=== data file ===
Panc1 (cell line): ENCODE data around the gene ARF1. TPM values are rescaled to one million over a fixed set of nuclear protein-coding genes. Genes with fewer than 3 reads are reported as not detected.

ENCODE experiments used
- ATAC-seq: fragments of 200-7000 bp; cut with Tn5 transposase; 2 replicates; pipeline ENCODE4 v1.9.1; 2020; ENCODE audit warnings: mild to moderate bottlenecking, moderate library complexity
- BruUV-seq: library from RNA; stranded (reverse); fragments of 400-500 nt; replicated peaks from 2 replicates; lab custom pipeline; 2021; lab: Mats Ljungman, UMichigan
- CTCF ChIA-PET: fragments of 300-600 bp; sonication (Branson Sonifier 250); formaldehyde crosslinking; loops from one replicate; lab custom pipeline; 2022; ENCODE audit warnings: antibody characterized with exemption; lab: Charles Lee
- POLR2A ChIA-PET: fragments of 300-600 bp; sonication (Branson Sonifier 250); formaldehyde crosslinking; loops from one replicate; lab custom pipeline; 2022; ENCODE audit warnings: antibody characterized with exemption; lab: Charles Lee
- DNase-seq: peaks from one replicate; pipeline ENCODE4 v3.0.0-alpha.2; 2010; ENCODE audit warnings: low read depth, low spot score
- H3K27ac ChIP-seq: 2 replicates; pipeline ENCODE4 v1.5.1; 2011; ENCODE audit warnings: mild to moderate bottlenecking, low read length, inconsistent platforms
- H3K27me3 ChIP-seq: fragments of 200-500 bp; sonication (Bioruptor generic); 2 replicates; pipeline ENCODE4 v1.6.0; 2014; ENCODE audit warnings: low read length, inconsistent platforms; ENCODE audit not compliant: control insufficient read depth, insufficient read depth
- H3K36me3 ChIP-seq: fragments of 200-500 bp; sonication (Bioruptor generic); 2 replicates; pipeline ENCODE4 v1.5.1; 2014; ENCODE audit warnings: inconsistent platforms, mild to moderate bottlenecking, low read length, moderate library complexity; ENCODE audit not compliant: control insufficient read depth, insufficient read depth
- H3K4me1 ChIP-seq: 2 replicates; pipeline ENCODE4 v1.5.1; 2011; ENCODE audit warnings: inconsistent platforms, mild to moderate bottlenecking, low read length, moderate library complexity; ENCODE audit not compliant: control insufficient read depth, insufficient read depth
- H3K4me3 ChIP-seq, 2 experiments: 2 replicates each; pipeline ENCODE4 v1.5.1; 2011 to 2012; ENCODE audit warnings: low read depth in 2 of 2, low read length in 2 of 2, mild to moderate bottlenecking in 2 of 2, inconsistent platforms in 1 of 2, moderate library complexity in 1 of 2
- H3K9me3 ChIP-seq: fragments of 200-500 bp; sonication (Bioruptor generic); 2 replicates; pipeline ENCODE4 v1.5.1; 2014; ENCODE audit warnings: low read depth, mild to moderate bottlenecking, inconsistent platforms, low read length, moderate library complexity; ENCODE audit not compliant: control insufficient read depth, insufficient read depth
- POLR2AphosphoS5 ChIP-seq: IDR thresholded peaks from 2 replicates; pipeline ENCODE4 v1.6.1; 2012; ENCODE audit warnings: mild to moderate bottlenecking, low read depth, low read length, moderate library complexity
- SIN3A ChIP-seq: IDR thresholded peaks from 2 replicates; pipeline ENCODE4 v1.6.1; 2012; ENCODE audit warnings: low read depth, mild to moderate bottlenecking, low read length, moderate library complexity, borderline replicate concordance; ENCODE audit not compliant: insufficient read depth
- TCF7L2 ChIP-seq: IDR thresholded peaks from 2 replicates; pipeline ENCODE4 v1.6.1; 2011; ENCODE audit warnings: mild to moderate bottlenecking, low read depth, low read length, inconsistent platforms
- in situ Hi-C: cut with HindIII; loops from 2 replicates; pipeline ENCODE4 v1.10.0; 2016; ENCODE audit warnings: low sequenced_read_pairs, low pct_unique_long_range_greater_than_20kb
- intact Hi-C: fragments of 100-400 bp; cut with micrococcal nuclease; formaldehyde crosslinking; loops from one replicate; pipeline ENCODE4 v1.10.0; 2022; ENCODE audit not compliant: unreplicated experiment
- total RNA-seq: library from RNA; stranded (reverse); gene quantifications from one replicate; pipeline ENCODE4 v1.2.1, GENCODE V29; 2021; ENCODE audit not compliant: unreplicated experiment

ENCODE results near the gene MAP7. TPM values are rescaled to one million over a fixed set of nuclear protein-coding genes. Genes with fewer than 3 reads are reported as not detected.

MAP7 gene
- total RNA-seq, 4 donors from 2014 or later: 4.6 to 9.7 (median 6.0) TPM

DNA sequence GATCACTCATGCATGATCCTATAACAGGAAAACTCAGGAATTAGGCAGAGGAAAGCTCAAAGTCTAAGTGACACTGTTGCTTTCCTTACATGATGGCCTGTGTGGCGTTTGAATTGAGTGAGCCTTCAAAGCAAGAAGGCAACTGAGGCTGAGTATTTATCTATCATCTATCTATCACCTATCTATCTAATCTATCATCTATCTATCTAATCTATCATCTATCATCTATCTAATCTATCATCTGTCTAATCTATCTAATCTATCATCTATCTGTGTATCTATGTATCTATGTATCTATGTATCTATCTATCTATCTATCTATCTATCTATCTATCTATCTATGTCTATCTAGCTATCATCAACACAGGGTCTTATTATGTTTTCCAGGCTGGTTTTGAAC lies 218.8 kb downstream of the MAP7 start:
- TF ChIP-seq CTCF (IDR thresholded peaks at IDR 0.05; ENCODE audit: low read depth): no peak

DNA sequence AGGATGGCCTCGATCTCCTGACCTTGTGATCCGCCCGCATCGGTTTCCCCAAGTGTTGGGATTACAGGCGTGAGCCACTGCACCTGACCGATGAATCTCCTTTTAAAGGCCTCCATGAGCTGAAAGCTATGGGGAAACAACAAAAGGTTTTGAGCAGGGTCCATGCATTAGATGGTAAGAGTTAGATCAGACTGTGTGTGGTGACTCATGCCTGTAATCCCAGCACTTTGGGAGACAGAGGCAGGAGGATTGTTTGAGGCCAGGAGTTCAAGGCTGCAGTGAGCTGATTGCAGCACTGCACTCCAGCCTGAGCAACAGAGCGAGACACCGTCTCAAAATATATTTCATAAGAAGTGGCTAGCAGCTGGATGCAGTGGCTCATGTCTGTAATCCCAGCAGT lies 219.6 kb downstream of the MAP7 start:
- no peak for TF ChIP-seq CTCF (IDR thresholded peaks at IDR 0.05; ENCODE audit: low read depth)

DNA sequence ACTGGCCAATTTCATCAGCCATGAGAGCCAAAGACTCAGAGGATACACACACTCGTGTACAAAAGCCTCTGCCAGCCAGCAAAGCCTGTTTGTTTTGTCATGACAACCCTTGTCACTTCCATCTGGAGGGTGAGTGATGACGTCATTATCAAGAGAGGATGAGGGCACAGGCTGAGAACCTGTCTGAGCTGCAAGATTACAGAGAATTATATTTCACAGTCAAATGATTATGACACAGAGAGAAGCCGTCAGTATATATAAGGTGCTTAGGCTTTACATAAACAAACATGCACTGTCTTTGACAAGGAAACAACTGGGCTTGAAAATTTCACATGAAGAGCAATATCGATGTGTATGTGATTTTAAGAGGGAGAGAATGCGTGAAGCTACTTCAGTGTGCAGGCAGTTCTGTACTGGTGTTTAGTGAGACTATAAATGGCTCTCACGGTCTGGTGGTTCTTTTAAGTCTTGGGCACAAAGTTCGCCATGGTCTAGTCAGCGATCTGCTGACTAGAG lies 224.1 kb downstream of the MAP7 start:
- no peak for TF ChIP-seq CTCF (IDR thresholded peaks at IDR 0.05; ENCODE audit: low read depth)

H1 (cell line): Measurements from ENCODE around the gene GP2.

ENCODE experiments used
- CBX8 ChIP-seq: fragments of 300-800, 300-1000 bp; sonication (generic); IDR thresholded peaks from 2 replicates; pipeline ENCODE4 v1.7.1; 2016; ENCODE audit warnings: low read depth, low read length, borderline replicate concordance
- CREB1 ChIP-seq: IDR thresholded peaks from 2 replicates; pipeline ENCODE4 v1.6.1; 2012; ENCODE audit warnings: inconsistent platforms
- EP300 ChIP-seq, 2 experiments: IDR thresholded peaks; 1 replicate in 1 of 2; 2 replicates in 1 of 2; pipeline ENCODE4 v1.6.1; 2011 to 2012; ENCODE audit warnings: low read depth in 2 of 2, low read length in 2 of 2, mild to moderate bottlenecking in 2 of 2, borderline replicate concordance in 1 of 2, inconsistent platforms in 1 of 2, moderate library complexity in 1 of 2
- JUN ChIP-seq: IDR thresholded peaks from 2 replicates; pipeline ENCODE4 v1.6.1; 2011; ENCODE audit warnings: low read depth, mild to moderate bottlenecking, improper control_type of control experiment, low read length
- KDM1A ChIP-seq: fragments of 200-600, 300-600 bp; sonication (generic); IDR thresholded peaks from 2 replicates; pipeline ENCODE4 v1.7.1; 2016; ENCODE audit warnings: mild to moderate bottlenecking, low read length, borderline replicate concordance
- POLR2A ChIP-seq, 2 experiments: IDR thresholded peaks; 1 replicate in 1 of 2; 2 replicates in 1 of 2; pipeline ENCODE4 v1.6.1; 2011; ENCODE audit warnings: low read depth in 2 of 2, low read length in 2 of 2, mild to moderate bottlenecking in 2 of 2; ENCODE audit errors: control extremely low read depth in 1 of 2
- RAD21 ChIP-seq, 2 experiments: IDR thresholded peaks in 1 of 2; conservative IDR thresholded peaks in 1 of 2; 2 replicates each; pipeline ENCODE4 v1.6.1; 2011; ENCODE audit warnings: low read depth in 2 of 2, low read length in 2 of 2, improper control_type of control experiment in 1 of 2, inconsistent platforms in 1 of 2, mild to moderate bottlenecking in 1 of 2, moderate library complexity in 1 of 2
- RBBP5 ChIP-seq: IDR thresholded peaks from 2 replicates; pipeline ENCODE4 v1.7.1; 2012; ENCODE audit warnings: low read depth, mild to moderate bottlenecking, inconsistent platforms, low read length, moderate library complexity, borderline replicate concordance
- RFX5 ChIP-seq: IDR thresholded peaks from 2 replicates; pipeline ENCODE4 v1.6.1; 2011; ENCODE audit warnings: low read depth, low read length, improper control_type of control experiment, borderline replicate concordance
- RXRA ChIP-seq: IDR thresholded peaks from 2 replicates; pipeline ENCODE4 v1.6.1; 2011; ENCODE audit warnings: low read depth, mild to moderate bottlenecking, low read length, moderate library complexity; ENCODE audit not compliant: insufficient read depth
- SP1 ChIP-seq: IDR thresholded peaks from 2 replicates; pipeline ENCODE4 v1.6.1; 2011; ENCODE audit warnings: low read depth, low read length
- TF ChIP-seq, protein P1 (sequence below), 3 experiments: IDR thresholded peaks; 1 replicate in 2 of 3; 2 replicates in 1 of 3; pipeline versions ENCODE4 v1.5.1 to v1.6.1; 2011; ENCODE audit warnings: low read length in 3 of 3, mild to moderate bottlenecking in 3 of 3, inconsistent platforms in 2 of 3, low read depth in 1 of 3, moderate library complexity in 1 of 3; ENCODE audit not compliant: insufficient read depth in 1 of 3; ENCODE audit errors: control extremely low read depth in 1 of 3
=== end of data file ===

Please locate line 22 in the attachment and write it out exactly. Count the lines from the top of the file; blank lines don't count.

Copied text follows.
- total RNA-seq, 4 donors from 2014 or later: 4.6 to 9.7 (median 6.0) TPM